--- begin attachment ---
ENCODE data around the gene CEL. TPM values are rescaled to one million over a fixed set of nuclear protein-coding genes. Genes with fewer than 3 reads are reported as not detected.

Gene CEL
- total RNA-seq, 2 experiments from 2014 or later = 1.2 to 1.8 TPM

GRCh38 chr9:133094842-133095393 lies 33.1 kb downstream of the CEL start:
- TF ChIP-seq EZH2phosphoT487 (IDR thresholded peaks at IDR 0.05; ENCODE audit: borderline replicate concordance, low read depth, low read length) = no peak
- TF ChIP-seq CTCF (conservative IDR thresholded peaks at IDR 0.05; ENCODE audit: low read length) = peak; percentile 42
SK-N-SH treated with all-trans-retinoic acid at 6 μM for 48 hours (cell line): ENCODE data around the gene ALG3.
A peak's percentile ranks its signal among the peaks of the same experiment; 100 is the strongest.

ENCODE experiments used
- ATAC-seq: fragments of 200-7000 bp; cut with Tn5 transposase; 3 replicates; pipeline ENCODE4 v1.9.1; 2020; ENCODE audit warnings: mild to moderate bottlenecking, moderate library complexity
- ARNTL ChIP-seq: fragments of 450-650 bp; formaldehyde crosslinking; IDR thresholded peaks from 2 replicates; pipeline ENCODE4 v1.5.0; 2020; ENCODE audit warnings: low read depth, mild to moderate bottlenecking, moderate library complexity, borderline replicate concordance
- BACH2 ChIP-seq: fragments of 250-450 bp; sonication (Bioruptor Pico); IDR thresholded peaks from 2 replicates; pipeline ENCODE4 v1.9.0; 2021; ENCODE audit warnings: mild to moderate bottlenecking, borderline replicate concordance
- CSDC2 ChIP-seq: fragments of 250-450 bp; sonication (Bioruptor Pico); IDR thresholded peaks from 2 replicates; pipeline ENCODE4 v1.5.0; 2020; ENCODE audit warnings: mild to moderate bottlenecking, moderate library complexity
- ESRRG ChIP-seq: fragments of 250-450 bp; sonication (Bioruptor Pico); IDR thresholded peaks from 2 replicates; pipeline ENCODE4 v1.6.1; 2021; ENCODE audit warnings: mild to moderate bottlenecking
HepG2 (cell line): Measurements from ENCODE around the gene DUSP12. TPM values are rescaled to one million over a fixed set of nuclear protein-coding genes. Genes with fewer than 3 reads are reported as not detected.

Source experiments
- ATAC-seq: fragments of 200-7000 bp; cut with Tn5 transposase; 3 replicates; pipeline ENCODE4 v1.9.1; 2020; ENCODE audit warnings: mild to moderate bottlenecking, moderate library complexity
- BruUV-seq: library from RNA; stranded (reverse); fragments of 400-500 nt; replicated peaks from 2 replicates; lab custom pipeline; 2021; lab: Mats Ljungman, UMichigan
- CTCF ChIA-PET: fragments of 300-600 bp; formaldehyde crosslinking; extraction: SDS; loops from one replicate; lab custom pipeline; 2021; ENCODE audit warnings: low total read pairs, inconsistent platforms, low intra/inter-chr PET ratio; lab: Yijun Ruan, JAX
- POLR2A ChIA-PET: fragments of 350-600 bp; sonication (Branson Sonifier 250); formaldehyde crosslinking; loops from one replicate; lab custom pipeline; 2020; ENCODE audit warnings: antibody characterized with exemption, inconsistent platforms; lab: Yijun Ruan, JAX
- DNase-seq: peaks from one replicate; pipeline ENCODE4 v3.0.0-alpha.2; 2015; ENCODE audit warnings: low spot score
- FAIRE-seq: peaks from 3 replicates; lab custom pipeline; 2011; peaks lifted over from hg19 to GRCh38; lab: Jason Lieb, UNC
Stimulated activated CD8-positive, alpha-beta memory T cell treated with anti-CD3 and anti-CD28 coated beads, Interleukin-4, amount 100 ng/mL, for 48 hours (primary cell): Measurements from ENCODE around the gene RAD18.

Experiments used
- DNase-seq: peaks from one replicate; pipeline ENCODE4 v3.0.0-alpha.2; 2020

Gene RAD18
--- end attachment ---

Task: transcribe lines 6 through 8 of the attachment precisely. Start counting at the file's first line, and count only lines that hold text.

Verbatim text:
- TF ChIP-seq CTCF (conservative IDR thresholded peaks at IDR 0.05; ENCODE audit: low read length) = peak; percentile 42
SK-N-SH treated with all-trans-retinoic acid at 6 μM for 48 hours (cell line): ENCODE data around the gene ALG3.
A peak's percentile ranks its signal among the peaks of the same experiment; 100 is the strongest.